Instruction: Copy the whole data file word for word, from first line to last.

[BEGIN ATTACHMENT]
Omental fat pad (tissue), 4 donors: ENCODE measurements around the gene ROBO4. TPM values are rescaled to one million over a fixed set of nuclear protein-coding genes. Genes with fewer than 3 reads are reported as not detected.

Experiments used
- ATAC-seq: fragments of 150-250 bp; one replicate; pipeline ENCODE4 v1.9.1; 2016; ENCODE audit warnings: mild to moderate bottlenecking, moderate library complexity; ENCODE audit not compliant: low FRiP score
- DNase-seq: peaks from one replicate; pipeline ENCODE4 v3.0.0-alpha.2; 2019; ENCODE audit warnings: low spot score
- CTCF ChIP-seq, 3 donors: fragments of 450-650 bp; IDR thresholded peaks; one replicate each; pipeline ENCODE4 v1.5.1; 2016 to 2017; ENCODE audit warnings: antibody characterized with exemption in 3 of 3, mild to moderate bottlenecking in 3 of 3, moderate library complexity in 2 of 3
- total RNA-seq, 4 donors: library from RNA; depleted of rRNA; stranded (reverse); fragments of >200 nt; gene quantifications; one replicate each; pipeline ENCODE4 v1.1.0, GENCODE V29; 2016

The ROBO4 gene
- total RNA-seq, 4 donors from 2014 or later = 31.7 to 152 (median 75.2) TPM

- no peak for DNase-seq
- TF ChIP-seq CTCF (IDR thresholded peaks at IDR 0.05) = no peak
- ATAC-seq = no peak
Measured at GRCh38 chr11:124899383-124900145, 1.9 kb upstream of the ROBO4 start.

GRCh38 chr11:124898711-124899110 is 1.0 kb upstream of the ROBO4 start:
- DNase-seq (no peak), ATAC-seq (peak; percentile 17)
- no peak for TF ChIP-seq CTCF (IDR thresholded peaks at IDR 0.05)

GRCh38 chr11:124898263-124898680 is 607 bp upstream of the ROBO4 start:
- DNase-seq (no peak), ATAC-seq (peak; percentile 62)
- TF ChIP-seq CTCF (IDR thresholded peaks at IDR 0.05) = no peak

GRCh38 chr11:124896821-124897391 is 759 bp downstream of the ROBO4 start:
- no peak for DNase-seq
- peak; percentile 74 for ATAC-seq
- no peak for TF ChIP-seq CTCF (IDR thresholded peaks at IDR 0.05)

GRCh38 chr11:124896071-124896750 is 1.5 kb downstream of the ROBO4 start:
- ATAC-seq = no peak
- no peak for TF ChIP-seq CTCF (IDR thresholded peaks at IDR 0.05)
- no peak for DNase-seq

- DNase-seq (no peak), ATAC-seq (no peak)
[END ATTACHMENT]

Omental fat pad (tissue), 4 donors: ENCODE measurements around the gene ROBO4. TPM values are rescaled to one million over a fixed set of nuclear protein-coding genes. Genes with fewer than 3 reads are reported as not detected.

Experiments used
- ATAC-seq: fragments of 150-250 bp; one replicate; pipeline ENCODE4 v1.9.1; 2016; ENCODE audit warnings: mild to moderate bottlenecking, moderate library complexity; ENCODE audit not compliant: low FRiP score
- DNase-seq: peaks from one replicate; pipeline ENCODE4 v3.0.0-alpha.2; 2019; ENCODE audit warnings: low spot score
- CTCF ChIP-seq, 3 donors: fragments of 450-650 bp; IDR thresholded peaks; one replicate each; pipeline ENCODE4 v1.5.1; 2016 to 2017; ENCODE audit warnings: antibody characterized with exemption in 3 of 3, mild to moderate bottlenecking in 3 of 3, moderate library complexity in 2 of 3
- total RNA-seq, 4 donors: library from RNA; depleted of rRNA; stranded (reverse); fragments of >200 nt; gene quantifications; one replicate each; pipeline ENCODE4 v1.1.0, GENCODE V29; 2016

The ROBO4 gene
- total RNA-seq, 4 donors from 2014 or later = 31.7 to 152 (median 75.2) TPM

- no peak for DNase-seq
- TF ChIP-seq CTCF (IDR thresholded peaks at IDR 0.05) = no peak
- ATAC-seq = no peak
Measured at GRCh38 chr11:124899383-124900145, 1.9 kb upstream of the ROBO4 start.

GRCh38 chr11:124898711-124899110 is 1.0 kb upstream of the ROBO4 start:
- DNase-seq (no peak), ATAC-seq (peak; percentile 17)
- no peak for TF ChIP-seq CTCF (IDR thresholded peaks at IDR 0.05)

GRCh38 chr11:124898263-124898680 is 607 bp upstream of the ROBO4 start:
- DNase-seq (no peak), ATAC-seq (peak; percentile 62)
- TF ChIP-seq CTCF (IDR thresholded peaks at IDR 0.05) = no peak

GRCh38 chr11:124896821-124897391 is 759 bp downstream of the ROBO4 start:
- no peak for DNase-seq
- peak; percentile 74 for ATAC-seq
- no peak for TF ChIP-seq CTCF (IDR thresholded peaks at IDR 0.05)

GRCh38 chr11:124896071-124896750 is 1.5 kb downstream of the ROBO4 start:
- ATAC-seq = no peak
- no peak for TF ChIP-seq CTCF (IDR thresholded peaks at IDR 0.05)
- no peak for DNase-seq

- DNase-seq (no peak), ATAC-seq (no peak)